Advice on hiking the Inca Trail in Peru

Advice on hiking the Inca Trail in Peru

There is a reason why “hiking the Inca Trail” is a frequent feature on many travelers’ wish-lists and top-10s. It combines spectacular views of the Peruvian Andes with a rare glimpse into the remarkable past of the people who carved a lasting impression on the landscape and culture of the region. It is an extraordinary and challenging journey that rewards its pilgrims with one of the world’s most legendary ancient cities: Machu Picchu. Are you ready to explore the Inca Trail? Here’s a little helpful advice to guide you on your hiking adventure.


Do

Do plan in advance

In order to protect the trail system, passes are required to hike the Inca Trail. The trail is limited to 500 trekkers a day – which breaks down to about 300 guides/porters/cooks and 200 travelers. This means Inca Trail passes sell out several months in advance, and particularly sell out quickly during peak travel seasons. It is a good idea to plan at least six months ahead during the peak Peru travel months of June, July, and August, as well as the popular holiday season. Keep in mind, the trail is closed annually for the entire month of February for maintenance.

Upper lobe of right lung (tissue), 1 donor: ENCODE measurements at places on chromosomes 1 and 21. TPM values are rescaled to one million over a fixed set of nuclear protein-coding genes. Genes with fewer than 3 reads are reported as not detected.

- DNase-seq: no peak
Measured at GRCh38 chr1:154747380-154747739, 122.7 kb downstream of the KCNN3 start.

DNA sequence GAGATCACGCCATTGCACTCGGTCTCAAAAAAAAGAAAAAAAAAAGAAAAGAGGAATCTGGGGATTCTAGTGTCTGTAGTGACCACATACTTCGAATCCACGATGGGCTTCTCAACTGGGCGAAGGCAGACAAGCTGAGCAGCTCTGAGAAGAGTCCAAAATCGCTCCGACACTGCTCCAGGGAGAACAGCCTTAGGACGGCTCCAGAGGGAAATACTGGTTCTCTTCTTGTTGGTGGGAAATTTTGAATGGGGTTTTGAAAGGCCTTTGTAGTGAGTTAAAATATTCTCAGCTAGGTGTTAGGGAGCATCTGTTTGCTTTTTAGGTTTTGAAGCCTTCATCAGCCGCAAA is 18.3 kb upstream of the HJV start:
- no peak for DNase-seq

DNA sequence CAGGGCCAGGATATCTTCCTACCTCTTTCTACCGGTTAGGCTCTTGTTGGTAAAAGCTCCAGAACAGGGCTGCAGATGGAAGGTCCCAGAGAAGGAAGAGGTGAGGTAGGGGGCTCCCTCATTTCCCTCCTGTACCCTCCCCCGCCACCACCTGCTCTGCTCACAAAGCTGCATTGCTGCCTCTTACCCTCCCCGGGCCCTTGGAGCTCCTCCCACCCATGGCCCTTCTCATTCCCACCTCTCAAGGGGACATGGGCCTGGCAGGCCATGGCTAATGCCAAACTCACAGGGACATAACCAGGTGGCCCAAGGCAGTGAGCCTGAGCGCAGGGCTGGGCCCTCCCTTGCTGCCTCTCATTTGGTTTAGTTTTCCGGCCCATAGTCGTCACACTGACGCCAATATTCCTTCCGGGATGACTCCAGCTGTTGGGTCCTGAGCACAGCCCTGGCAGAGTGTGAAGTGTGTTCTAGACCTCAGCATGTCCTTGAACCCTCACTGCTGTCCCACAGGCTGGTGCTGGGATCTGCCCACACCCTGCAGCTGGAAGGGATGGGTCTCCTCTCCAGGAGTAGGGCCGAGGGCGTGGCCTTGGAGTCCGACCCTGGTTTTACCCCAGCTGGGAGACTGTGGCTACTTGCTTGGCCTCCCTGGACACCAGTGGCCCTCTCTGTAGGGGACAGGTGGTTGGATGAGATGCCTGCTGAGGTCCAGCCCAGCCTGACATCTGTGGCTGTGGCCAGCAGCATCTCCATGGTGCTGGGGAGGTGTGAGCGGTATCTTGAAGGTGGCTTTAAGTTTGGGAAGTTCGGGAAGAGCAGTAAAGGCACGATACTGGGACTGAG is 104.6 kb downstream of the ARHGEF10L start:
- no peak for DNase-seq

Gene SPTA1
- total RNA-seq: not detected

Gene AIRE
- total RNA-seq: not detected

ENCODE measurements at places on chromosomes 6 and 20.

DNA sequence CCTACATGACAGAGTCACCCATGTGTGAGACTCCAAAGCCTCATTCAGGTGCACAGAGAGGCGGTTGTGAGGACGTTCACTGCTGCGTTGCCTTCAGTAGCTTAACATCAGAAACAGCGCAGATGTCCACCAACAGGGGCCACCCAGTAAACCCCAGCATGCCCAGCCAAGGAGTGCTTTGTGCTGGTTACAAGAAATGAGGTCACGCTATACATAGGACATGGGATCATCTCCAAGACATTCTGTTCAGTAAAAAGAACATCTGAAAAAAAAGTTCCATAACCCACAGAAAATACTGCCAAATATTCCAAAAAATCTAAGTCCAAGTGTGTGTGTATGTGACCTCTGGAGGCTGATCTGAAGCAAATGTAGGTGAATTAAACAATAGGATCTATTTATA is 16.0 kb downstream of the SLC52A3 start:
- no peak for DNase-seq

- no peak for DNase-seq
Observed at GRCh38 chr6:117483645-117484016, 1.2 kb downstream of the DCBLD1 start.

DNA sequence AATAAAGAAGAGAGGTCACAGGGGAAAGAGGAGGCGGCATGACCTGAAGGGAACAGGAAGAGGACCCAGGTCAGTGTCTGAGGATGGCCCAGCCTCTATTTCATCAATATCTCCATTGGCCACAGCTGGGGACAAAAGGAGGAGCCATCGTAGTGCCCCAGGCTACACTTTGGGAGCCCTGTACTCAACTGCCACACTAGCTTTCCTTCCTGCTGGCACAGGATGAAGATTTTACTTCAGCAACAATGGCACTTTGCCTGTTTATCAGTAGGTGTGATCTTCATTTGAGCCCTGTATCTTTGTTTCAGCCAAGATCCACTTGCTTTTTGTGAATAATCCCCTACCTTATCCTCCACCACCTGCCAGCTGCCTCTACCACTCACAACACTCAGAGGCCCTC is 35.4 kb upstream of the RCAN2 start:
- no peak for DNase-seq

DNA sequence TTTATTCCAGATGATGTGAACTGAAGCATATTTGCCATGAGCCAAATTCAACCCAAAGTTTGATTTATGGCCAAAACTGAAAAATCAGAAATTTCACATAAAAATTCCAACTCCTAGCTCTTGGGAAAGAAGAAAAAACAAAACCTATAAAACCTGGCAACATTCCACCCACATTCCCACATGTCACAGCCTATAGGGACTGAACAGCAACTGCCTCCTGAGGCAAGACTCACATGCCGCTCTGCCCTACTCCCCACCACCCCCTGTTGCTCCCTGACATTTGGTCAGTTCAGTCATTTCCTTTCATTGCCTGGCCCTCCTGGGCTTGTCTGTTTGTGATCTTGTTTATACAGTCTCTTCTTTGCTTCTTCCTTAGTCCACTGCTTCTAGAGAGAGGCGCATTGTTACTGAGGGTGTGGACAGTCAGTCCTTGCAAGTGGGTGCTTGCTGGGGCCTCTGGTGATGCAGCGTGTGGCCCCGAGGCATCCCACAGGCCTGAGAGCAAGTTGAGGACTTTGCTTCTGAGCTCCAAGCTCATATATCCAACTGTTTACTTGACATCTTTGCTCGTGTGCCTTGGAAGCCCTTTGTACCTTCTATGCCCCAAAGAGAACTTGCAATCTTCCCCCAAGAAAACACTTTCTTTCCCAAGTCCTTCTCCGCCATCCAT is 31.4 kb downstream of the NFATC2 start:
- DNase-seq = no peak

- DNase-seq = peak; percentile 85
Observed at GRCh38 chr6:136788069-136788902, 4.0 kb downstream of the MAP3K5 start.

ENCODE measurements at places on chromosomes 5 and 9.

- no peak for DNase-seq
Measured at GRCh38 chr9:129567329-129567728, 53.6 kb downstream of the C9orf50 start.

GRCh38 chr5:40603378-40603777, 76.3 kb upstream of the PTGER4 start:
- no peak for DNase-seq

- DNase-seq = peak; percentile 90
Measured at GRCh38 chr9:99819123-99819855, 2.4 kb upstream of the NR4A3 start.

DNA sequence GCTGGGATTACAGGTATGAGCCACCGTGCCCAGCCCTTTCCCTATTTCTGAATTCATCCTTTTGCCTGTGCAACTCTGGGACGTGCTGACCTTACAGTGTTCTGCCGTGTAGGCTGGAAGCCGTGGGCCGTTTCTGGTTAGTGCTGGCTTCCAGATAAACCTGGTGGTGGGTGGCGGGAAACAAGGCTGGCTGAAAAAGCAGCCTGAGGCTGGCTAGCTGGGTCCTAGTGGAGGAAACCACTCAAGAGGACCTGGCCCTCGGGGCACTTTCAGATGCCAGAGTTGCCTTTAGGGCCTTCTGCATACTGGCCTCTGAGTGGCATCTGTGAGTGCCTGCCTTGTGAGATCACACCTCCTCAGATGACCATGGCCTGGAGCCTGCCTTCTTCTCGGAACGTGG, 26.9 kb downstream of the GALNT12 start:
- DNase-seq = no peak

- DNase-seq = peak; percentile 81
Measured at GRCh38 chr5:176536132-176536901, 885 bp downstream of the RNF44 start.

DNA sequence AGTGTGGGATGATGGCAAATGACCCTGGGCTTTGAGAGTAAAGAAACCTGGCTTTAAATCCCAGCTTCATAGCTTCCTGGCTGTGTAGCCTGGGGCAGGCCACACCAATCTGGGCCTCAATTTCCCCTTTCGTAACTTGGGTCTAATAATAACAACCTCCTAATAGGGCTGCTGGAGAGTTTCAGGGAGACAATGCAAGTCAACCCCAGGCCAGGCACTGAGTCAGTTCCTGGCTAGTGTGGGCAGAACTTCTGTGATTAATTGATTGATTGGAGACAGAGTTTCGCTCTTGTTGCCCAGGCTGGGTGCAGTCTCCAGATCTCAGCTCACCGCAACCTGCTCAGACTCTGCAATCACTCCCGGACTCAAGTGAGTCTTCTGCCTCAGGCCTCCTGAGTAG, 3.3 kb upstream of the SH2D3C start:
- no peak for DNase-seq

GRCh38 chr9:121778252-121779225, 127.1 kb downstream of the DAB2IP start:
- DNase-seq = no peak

Do exercise regularly before your Peru trip

The hike is generally considered moderate in the trekking world. But, that term is of course very subjective. The entire four day hike is ~ 25 miles so the distances traveled each day are not terribly long. Although it is generally accepted that anyone who is accustomed to hiking and camping (i.e. walking for several hours and sleeping in tents) can hike the Inca Trail, the altitude can make hiking these distances feel about twice as difficult as hiking the same distance at sea level. Combine the altitude with steep ascents and descents and suddenly the trek doesn’t seem so moderate anymore. So while you don’t have to train for a marathon, aerobic exercises like stair stepping, brisk walking, and hiking will absolutely work to your benefit. For those less initiated in the art of camping, a few weekend trips near home are strongly suggested to get accustomed to life in the great outdoors.

Do your homework

Check out online resources such as forums or personal travel blogs – there are plenty of accounts from travelers from all walks of life who have done the Inca Trail and love to share their personal experiences. Talk with a tour operator and ask for references. It can be very helpful to speak with a traveler who has not only hiked the Inca Trail but also traveled with a particular company that you are thinking of traveling with. And speaking of tour operators: make sure you are working with a reputable one.

Do travel well